• Newsletter Issue #298

    August 15th, 2005


    Are you having any problems picking up our live The Tech Night Owl LIVE broadcasts? Please let us know about it as soon as you can. We’re especially interested in the kind of computer you have, your operating system and the type of connection you use. The more information, the better. The IT people handling the broadcast servers will do their best to resolve the remaining issues. Right now, some people with dial-up connections are reporting problems, but the situation appears to be improving. Meantime, you can always download the archive files from our show site, one of the Podcast directories or via iTunes.

    As to our August 11th episode, we headlined eWeek columnist David Coursey, who has been favorably impressed by the first beta of the newly minted Windows Vista. But he still likes the Mac OS, so don’t throw those tomatoes at him just yet. Last week’s show also featured long conversations with author and multimedia wizard Jim Heid, and Steve “Mr. Gadget” Kruschen. Steve came on board to tell us about the latest round of back to school gadgets.

    We’re still finalizing the schedule for August 18th, but we’ll be talking with Dan Tynan, author of “Computer Privacy Annoyances: How to Avoid the Most Annoying Invasions of Your Personal and Online Privacy.” And, no, folks, it’s not just for Windows users. We’ll also be paying another visit to the “David Biedny Zone.”

    And don’t forget our weekly contests. So far we’ve given away such prizes as iPod shuffles, memory upgrades, network music players, software and books. More great prizes will be offered in the weeks to come.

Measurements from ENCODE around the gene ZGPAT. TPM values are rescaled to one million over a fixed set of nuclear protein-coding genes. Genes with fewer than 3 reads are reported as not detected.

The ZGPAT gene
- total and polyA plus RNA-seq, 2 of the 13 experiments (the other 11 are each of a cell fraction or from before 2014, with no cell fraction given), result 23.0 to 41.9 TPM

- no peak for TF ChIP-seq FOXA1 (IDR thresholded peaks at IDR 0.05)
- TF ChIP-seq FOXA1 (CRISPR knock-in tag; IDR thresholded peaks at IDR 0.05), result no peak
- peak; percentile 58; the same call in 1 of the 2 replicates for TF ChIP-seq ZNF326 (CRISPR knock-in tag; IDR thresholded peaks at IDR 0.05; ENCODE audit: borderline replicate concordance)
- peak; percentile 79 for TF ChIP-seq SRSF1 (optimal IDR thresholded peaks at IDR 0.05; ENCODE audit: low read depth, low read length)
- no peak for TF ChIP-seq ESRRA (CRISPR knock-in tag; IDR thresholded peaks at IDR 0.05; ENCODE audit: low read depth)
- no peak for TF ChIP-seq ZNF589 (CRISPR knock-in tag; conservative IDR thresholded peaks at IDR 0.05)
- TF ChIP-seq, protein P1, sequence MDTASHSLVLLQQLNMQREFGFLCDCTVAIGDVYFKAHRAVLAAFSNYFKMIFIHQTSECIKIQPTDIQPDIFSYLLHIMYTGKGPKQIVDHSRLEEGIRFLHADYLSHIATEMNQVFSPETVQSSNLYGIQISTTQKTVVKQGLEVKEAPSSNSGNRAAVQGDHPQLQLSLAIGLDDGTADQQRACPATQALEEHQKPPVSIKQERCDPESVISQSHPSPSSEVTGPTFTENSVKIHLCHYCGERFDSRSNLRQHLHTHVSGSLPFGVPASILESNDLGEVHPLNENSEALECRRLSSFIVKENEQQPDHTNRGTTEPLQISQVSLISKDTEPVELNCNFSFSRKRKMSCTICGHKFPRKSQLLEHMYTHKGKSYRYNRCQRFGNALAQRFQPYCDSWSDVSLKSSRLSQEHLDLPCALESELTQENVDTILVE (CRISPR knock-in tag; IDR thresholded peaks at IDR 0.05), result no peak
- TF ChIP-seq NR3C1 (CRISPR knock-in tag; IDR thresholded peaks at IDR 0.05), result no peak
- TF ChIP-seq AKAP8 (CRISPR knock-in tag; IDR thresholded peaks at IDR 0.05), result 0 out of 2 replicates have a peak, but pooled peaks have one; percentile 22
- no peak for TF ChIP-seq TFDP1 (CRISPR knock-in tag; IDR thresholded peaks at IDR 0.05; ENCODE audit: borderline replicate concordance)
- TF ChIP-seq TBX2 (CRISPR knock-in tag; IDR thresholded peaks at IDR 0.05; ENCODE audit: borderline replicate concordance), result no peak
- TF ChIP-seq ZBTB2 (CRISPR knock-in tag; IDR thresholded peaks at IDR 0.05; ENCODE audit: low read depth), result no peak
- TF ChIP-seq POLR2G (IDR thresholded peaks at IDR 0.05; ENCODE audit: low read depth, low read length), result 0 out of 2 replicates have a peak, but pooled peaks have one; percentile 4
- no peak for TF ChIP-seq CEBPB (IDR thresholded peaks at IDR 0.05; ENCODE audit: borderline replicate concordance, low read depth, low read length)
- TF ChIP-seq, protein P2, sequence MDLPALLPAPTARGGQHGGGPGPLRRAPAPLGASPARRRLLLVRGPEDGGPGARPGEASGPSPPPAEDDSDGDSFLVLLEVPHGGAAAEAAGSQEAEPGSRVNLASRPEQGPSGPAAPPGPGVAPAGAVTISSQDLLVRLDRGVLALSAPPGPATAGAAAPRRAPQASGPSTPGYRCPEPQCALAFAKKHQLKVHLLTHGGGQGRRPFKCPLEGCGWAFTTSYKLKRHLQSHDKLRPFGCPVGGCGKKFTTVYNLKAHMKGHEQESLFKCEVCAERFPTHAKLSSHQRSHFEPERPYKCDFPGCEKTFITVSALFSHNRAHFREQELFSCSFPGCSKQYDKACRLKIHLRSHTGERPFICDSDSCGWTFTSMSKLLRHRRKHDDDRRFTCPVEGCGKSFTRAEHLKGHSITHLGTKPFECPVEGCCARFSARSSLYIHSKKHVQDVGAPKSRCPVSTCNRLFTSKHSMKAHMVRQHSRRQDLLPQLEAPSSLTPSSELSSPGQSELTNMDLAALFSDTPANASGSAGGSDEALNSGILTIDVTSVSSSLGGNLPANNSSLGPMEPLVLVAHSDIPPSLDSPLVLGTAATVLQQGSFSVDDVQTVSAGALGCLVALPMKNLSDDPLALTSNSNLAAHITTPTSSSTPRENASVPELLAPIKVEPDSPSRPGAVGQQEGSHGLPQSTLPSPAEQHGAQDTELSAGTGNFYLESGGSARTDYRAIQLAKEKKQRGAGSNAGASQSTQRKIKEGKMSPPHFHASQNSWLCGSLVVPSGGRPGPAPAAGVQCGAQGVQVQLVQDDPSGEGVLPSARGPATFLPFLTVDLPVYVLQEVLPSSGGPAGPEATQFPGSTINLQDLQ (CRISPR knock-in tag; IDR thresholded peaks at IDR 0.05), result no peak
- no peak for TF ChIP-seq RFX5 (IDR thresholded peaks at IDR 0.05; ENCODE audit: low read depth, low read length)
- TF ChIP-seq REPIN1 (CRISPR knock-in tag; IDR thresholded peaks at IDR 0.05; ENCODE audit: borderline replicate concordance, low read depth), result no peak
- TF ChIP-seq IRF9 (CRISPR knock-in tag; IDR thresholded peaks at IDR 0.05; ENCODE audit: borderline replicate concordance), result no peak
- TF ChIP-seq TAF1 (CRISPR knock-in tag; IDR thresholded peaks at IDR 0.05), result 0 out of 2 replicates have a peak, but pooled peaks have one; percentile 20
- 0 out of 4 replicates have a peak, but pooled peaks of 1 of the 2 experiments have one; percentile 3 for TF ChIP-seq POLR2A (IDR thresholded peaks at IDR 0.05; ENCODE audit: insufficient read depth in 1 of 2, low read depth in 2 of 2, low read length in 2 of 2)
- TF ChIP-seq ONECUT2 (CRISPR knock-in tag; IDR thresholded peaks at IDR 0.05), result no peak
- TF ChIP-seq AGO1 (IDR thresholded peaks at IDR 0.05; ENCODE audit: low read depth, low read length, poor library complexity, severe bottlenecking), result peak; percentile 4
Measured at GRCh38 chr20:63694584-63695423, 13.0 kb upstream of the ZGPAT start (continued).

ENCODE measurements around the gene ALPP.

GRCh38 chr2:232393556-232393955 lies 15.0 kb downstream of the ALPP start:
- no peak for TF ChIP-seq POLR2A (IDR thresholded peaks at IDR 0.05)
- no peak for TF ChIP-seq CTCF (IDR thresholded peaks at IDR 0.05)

If you haven’t heard our program, be sure to visit The Tech Night Owl LIVE Web site to listen to our archives. Enjoy.


    The news is spreading like wildfire. Hackers have found a way to make the developer’s version of Mac OS X for Intel run on vanilla PC boxes. The stories claim that this proves that Apple won’t be able to lock the genie in the bottle. The implication here is that Apple might as well own up to the reality of the situation and simply release Mac OS X as an operating system upgrade for all x86 computers.

    I suppose that sounds all right in theory, but theories don’t always reflect reality. This is not to say the stories aren’t true. I’m willing to accept the fact that ways have been found to bypass the security precautions. According to published reports, one of those methods involves using VMWare’s PearPC emulator, which supposedly lets you run PowerPC operating systems on any platform, Apple’s Darwin open source operating system, a PC with a processor that supports the SSE2 enhancements and some additional files put together by a hacker to complete the process.